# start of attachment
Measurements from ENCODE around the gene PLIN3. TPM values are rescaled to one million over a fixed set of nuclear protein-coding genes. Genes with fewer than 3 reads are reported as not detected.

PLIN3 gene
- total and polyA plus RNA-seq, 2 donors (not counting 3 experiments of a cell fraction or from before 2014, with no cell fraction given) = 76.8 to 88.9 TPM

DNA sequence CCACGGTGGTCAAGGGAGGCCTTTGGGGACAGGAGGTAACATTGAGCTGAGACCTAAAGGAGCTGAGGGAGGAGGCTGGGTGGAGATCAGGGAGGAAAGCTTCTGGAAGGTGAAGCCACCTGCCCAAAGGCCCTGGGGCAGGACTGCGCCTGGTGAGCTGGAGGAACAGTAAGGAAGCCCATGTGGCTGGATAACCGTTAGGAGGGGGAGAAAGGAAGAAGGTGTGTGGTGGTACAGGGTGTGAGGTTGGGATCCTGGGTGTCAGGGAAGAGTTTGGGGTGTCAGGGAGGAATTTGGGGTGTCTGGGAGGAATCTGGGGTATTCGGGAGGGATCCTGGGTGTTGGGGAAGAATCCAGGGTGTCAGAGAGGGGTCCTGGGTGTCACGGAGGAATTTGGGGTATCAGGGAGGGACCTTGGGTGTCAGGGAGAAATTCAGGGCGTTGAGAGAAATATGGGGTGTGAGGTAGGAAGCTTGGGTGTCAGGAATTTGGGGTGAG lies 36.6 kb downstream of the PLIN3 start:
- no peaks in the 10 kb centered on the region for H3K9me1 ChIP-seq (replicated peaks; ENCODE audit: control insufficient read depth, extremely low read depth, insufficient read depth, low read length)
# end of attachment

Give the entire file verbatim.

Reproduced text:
Measurements from ENCODE around the gene PLIN3. TPM values are rescaled to one million over a fixed set of nuclear protein-coding genes. Genes with fewer than 3 reads are reported as not detected.

PLIN3 gene
- total and polyA plus RNA-seq, 2 donors (not counting 3 experiments of a cell fraction or from before 2014, with no cell fraction given) = 76.8 to 88.9 TPM

DNA sequence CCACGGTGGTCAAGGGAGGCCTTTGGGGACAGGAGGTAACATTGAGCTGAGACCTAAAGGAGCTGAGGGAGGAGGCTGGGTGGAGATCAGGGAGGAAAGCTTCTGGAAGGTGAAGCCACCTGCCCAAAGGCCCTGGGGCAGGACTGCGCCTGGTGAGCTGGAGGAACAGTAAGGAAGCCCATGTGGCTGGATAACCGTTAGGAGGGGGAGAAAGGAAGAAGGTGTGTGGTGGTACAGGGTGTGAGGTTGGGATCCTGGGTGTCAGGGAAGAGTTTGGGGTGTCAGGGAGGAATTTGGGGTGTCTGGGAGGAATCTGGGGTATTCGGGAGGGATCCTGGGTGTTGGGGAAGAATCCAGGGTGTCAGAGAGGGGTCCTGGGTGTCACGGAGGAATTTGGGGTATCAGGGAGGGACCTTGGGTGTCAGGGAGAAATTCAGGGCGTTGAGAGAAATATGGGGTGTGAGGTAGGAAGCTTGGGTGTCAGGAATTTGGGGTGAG lies 36.6 kb downstream of the PLIN3 start:
- no peaks in the 10 kb centered on the region for H3K9me1 ChIP-seq (replicated peaks; ENCODE audit: control insufficient read depth, extremely low read depth, insufficient read depth, low read length)